China can use reserve requirements and interest rates to support economic growth, Premier Li Keqiang said on March 15, promising broad policy steps to prevent a sharper slowdown for the world’s second-biggest economy.
Li’s comments suggest Beijing is ready to roll out more forceful stimulus measures to ease strains on businesses and consumers.
China has so far promised billions of dollars in tax cuts and infrastructure spending, as economic momentum is expected to cool further due to softer domestic demand and the trade war with the United States.
Shares in China climbed on March 15 after the government reiterated its commitment to boosting growth.
The yuan recovered from a three-week low against the dollar after Li’s comments.
China is targeting economic growth of 6-6.5 per cent this year, down from 6.6pc in 2018 — the slowest pace in 28 years.
“Of course, we are faced with many uncertain factors this year. We have to prepare more and we have reserved policy room (to address uncertainties),” Li told a news conference after the annual parliament meeting ended.
“Moreover, we can deploy quantity-based or price-based policy tools such as reserve requirements and interest rates. This is not monetary easing but to more effectively support the real economy.” Li’s comments “reconfirm a consistent pro-growth stance, with clarity on fiscal easing and an earlier-than-expected effective date for tax cuts,” Morgan Stanley said in a note, adding that it expects improved growth from the second quarter.
The support measures rolled out so far are taking time to kick in and most analysts believe activity may not convincingly stabilise until the middle of the year.
The central bank has cut banks’ reserve requirement ratios (RRR) five times over the past year, with a two-stage RRR cut in January releasing a total of 1.5 trillion yuan ($223.23 billion) into the financial system.
Further cuts in RRR had been widely expected this year, after fresh data pointed to persistently soft demand in the Asian economic giant, raising fears of a sharper slowdown.
Sources told Reuters in February that the central bank is not yet ready to cut benchmark interest rates to spur the slowing economy, but is likely to cut market-based rates.
An across-the-board cut in borrowing costs could also risk another flare-up in debt and speculative activity like that in the wake of the 2008-09 global financial crisis.
Tax and fee cuts
Promised cuts in value-added tax (VAT) for manufacturing and other sectors will take effect from April 1, while social security fees will be reduced from May 1, Li said.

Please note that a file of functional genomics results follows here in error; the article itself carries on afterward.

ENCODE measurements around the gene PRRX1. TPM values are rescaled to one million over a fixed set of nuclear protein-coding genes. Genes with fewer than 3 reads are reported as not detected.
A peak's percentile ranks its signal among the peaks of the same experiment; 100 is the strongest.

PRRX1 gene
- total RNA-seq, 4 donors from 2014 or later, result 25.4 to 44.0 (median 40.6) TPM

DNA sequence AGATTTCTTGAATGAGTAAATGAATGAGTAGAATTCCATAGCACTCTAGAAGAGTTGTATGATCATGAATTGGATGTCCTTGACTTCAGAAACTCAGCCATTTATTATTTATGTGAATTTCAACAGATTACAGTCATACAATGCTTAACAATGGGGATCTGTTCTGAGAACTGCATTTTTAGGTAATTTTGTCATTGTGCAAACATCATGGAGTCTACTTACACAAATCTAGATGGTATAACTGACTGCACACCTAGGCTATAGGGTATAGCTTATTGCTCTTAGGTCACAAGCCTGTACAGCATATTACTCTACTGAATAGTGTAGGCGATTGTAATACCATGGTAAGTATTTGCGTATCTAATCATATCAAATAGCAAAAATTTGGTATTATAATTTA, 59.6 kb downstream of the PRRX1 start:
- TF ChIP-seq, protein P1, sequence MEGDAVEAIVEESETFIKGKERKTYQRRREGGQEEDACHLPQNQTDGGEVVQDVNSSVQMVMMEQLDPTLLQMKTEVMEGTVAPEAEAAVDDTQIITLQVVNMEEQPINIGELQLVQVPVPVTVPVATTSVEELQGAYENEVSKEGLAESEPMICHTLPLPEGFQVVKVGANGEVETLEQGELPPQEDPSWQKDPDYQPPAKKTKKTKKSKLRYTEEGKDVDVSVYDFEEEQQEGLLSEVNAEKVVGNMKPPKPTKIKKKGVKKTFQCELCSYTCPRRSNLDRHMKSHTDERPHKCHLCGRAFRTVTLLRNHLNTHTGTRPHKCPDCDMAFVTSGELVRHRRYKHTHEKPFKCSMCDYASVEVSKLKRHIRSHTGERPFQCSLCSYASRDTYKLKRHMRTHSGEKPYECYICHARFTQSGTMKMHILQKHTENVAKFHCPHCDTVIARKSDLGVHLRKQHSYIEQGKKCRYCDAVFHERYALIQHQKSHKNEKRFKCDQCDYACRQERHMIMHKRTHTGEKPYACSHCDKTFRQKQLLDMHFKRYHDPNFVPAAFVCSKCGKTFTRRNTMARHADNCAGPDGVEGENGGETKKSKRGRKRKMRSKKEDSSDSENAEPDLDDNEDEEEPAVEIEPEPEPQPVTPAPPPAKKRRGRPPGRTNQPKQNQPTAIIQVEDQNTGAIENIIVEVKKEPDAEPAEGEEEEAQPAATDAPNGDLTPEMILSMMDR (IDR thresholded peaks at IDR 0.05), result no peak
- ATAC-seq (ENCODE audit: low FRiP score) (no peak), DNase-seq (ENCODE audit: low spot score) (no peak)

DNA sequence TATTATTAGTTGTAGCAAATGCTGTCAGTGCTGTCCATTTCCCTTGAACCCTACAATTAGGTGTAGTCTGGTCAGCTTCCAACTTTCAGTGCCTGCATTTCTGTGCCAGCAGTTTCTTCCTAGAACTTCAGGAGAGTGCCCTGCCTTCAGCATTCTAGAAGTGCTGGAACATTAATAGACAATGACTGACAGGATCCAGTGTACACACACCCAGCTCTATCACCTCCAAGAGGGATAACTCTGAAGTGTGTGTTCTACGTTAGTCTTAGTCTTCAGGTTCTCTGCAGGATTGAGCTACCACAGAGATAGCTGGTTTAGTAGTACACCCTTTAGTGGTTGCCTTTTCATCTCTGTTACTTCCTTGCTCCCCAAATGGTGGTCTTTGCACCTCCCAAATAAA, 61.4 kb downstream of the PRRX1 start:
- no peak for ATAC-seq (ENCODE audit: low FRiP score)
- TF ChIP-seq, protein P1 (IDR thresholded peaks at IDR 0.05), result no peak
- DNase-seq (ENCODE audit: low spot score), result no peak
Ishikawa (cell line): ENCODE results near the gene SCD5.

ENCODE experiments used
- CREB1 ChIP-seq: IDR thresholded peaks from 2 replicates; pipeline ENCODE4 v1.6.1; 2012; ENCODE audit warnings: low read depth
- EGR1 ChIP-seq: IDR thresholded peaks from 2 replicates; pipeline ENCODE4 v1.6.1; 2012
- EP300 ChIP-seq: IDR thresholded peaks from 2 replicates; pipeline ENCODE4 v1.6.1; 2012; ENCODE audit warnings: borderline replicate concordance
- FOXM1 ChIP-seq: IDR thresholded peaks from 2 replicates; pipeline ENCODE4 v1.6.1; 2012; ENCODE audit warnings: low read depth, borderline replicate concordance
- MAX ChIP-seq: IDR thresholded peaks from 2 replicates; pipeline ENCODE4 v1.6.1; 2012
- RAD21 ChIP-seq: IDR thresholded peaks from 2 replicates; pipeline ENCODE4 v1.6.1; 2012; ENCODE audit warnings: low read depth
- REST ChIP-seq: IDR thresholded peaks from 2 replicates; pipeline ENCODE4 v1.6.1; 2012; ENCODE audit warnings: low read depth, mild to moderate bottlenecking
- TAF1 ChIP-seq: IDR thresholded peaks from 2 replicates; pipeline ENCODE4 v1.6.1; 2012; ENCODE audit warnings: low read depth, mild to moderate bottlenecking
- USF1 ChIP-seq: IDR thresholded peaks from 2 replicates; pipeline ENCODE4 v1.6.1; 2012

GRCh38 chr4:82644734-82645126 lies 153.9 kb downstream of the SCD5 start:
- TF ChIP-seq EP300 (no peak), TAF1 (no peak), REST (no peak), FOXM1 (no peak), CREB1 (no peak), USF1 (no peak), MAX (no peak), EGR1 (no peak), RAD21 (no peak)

The premier announced on March 5 that the VAT for the manufacturing sector would be cut to 13pc from 16pc. VAT for the transport and construction sectors will be reduced to 9pc from 10pc.
Li on Friday sought to soothe concerns that the tax cuts will weigh on local finances, promising the central government will offer support to provinces in central and western China via payment transfers.
The premier said the government would take multiple measures to lower funding costs for small and micro-firms by one percentage point this year.
Beijing’s tax cut efforts have focused on the manufacturing sector and small businesses that are vital for economic growth and employment. Li said the government hopes to create 13 million jobs this year, the same as last year.
“Not allowing the economy to slip out of a reasonable range, that is to say we will not allow waves of layoffs,” said Li, adding the government will provide support to firms creating the most jobs.
Data on March 14 showed that China’s survey-based jobless rate rose to 5.3pc in February, from 4.9pc in December, partly due to job shedding by export-oriented companies.
China is still negotiating with the United States to resolve their trade frictions, Li said, adding both sides have far more shared interests than conflicts, and it would be “unrealistic” to decouple the world’s two largest economies.
“We hope that the consultations will be fruitful and will achieve mutual benefit and win-win. I believe that this is also the expectation of the world,” Li said.
A summit to seal a trade deal between President Donald Trump and Chinese President Xi Jinping will not happen at the end of March as previously discussed, Treasury Secretary Steven Mnuchin said on March 14.
Washington and Beijing have been locked in a tit-for-tat tariff battle as the United States presses China for an end to practices and policies it argues have given Chinese firms unfair advantages, including subsidising of industry, limits on access for foreign companies and alleged theft of intellectual property.
On March 15, China’s parliament approved a new foreign investment law that promises to create a transparent environment for foreign firms, though there is scepticism about its enforceability.
The law, designed to ease concerns among foreign companies about the difficulties they face in China, will ban forced technology transfer and illegal government “interference” in foreign business practices.
Li stressed that China did not, and would never, ask Chinese companies to spy on other countries.
His comments came after increased international scrutiny of Chinese telecommunications giant Huawei Technologies Co Ltd, which has been caught in the crossfire as trade tensions ratcheted up.
Published in Dawn, The Business and Finance Weekly, March 18th, 2019